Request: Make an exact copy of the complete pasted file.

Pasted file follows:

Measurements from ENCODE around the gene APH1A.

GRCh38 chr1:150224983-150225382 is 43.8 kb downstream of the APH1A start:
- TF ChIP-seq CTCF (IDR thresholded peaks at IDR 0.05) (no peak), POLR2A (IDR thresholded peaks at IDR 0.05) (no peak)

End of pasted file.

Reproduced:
Measurements from ENCODE around the gene APH1A.

GRCh38 chr1:150224983-150225382 is 43.8 kb downstream of the APH1A start:
- TF ChIP-seq CTCF (IDR thresholded peaks at IDR 0.05) (no peak), POLR2A (IDR thresholded peaks at IDR 0.05) (no peak)